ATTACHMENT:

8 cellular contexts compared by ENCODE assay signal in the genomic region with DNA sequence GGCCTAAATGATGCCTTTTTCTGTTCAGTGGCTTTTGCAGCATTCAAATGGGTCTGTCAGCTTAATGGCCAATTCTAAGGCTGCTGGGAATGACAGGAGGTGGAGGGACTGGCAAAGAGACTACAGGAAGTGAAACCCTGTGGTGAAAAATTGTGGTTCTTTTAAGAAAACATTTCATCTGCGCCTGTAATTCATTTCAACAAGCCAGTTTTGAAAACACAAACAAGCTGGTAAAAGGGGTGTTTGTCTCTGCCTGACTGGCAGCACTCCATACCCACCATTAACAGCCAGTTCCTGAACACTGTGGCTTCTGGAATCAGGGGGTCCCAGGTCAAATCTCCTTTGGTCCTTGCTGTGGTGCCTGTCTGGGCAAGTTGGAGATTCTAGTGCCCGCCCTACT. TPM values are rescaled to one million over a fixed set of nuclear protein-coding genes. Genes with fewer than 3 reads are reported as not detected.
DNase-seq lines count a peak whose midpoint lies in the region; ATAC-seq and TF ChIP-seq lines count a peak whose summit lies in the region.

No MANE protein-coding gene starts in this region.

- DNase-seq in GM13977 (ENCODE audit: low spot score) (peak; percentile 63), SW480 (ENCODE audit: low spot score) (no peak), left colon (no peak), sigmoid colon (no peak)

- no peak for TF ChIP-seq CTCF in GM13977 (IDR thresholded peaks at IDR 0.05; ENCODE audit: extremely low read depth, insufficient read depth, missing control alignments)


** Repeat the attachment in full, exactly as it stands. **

8 cellular contexts compared by ENCODE assay signal in the genomic region with DNA sequence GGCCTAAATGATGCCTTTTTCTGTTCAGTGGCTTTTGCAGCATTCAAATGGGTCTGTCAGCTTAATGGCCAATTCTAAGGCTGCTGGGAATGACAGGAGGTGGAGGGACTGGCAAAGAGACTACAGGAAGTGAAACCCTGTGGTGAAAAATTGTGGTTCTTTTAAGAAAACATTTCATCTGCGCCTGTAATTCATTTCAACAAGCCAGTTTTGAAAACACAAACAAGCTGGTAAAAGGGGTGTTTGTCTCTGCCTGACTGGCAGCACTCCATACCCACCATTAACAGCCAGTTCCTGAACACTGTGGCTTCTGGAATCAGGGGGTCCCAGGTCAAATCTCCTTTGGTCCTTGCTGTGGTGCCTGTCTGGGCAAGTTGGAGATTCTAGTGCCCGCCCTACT. TPM values are rescaled to one million over a fixed set of nuclear protein-coding genes. Genes with fewer than 3 reads are reported as not detected.
DNase-seq lines count a peak whose midpoint lies in the region; ATAC-seq and TF ChIP-seq lines count a peak whose summit lies in the region.

No MANE protein-coding gene starts in this region.

- DNase-seq in GM13977 (ENCODE audit: low spot score) (peak; percentile 63), SW480 (ENCODE audit: low spot score) (no peak), left colon (no peak), sigmoid colon (no peak)

- no peak for TF ChIP-seq CTCF in GM13977 (IDR thresholded peaks at IDR 0.05; ENCODE audit: extremely low read depth, insufficient read depth, missing control alignments)